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Kruger's Memphis Mill Could Expand Again

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The Commercial Appeal, Memphis, Tenn., USA, describes in an article this week how Walmart's reformulated, store-brand paper towels hit the shelves this month, in a package bearing a prominent red, white, and blue graphic--"MADE IN USA.’’

More specifically, all White Cloud Ultra paper towels are made in Memphis. Production started last month of a "New! Stronger & More Absorbent!’’ product.

Kruger Products is supporting Walmart’s 10-year, $250 billion campaign to stock more U.S.-made products. Kruger is transferring production of the paper towels from a company plant in Quebec, Canada, to its monster-sized plant just south of the Wolf River in North Memphis.

Initially, the gesture seems relatively modest. Walmart will buy $5 million worth of the paper towels a year from Kruger, said Nadia Durasamy, director of marketing for Kruger Products USA.

But considering that Walmart’s store brand paper towels — only Walmart sells White Cloud — now claim only 1% of Walmart’s shelf space, the potential for growth is high.

Same is true for Kruger’s Memphis mill that just three years ago completed a $350 million expansion and upgrade. Kruger officials indicate that their Memphis plant could be expanded yet again. Shifting the production of White Cloud paper towels from Canada to Memphis helps Kruger use the capacity of the newer machinery installed three years ago.

While the move did not add jobs to the mill, the added production provides more work hours for existing employees by keeping the machinery running for more shifts.

"Because we were able to fill that machine, we can now make further investment and fill other machines,’’ Durasamy said.

Meanwhile, Kruger would love to triple its sales of the White Cloud paper towels to Walmart.

"Going from 1% to 3% would be a really big jump for us,’’ Durasamy said. "Now you are from $5 million to $15 million (in sales volume). Doesn’t sound like a lot, and it’s not for Walmart. But in terms of volume that the Memphis mill would be producing, it’s a lot.’’

More information is available on the reality of managing the mill's massive paper rolls in a promotional YouTube video.

Paper towels are just one of three types of paper products Kruger’s Memphis plant makes from pulpwood shipped in by truck and train. The mill also produces facial tissues and toilet paper — Kruger prefers ‘‘bathroom tissue.’’ Toilet paper comprises 80% of the production in the 1.5 million-sq. ft. facility.

Last fall, Consumer Reports ranked White Cloud Ultra Soft & Thick toilet paper, which the Memphis plant makes for Walmart, as its No. 1 bathroom tissue. Consumer Reports bases the ranking on such factors as its softness, strength, and low price.

Kruger Memphis ranks No. 1 in Memphis for the amount of manufacturing space under a roof. The facility on 80-plus acres is so vast that maintenance crews pedal around inside on large tricycles and managers drive electric carts, stopping at every blind intersection to beep their horns.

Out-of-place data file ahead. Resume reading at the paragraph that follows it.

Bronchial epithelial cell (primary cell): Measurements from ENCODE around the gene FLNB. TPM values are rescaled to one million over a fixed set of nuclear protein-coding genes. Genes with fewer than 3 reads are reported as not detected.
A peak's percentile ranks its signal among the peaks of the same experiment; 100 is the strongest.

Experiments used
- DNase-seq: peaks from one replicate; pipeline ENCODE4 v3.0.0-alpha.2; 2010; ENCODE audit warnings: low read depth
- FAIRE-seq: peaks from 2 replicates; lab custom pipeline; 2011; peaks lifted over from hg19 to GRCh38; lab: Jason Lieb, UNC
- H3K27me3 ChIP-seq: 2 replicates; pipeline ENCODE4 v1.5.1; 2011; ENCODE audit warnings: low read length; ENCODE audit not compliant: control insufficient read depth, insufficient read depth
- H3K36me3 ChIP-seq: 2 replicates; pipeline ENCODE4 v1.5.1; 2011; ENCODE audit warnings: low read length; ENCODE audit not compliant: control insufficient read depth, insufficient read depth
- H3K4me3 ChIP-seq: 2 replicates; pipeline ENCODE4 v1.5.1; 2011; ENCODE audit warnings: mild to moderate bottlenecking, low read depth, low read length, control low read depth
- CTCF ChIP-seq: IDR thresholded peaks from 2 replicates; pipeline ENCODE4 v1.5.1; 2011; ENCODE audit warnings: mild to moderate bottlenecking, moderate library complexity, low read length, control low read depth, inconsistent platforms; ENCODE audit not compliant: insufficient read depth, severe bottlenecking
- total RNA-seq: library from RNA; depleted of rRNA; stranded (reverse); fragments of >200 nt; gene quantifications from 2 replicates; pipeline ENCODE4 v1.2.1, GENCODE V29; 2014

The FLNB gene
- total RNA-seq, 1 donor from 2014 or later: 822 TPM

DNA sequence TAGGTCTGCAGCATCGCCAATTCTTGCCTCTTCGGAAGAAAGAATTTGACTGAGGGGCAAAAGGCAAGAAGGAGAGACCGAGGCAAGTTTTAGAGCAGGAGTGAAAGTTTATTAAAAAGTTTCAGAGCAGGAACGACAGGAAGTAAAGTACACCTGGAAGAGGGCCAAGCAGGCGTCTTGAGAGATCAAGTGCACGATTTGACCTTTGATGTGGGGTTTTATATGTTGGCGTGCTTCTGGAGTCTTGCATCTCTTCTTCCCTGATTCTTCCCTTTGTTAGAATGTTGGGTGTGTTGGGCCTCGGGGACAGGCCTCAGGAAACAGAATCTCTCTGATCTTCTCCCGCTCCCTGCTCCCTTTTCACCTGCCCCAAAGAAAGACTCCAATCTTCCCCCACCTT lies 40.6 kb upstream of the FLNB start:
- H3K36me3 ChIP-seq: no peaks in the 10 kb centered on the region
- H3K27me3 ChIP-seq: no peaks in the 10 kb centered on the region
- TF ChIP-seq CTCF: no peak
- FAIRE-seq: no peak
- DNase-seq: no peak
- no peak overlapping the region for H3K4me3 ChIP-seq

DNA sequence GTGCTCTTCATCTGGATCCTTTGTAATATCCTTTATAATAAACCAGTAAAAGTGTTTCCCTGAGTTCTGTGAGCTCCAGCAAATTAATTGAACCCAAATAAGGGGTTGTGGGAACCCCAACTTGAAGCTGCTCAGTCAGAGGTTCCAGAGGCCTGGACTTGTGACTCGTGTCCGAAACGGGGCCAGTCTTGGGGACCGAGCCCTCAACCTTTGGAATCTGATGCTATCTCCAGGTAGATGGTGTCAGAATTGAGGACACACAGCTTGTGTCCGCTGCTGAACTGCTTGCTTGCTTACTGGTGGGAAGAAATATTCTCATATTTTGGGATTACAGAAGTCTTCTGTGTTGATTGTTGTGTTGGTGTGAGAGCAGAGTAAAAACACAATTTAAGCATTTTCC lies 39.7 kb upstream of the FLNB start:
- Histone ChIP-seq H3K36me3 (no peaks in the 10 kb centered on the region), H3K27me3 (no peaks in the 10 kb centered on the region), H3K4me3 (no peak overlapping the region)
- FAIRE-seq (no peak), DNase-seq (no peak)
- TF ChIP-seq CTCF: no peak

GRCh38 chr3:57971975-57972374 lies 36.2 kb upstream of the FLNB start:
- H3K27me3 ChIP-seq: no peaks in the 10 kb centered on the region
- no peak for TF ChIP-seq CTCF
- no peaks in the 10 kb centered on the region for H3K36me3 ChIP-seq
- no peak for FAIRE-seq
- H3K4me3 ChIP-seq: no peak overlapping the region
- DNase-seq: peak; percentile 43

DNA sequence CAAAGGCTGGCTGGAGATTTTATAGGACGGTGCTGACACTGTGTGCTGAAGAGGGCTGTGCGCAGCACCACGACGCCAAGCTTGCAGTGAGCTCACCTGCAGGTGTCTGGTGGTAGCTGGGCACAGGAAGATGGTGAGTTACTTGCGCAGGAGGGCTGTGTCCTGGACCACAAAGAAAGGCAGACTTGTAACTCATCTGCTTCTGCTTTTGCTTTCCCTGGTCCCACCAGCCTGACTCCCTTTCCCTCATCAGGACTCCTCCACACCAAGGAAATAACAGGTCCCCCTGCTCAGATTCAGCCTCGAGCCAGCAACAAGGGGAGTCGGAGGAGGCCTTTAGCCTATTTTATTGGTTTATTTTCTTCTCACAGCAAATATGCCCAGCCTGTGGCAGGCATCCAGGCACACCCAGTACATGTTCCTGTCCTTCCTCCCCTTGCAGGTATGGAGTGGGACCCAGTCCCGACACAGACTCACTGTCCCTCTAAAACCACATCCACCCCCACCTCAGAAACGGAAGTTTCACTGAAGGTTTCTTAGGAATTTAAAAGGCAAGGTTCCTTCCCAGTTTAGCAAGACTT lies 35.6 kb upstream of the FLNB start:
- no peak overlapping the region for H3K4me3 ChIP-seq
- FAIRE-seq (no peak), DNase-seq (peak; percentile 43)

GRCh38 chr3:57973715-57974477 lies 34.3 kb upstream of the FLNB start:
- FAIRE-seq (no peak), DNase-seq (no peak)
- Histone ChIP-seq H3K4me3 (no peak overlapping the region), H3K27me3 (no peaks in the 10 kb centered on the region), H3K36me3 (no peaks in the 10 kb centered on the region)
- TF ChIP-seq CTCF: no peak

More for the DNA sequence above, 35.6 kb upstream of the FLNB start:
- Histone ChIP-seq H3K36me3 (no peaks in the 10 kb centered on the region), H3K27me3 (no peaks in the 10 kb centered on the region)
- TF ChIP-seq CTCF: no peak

Massive "parent rolls’’ of white paper stand on end, waiting to be converted into 200 to 600 cases of toilet paper. In a photograph lacking any reference object for scale, the rolls might look like typical household toilet paper. Only if something like a forklift or an employee is photographed next to them would one realize the rolls weigh 3,000 to 5,000 lb. each. About 200 to 600 cases of toilet paper can be sliced out of each of them.

In addition to Walmart, the mill makes private-label products sold at other national chain stores. Kruger Memphis also makes Cashmere, the top-selling brand of toilet paper in Canada, said Fred Ceruti, the plant’s general manager.

Kruger acquired the paper mill from Kimberly-Clark in 2002, and completed a $40 million expansion before cutting the ribbon in 2013 on the $350 million addition. With the added space and new printing and converting equipment, employment rose from 294 jobs before the expansion to 408 now.

The shift from Canada to Memphis is a second example of how Walmart’s 10-year, $250 billion campaign to buy more U.S.-made products is boosting Memphis employment.

Last year, a new Walmart contract allowed Impact Innovations here to buy new machinery, hire 18 more people, and print 10 million rolls of Christmas gift wrap for the giant retailer instead of importing it from China.

Ceruti, the Kruger Memphis GM, takes such pride in his company’s made-in-Memphis products that whenever he shops at Walmart he always goes to the aisle of tissue products and points out a fact to any fellow shopper nearby.

"I’ll pick up something (made by Kruger) and say, ‘You know that’s made in Memphis, that’s made here.’

"They’ll say, ‘No it’s not.’ I say, yeah, that’s made right here.’’

"They’ll say, "How do you know that?’

"And I’ll say, ‘Well, I happen to be the GM here. I know it’s made here.'’

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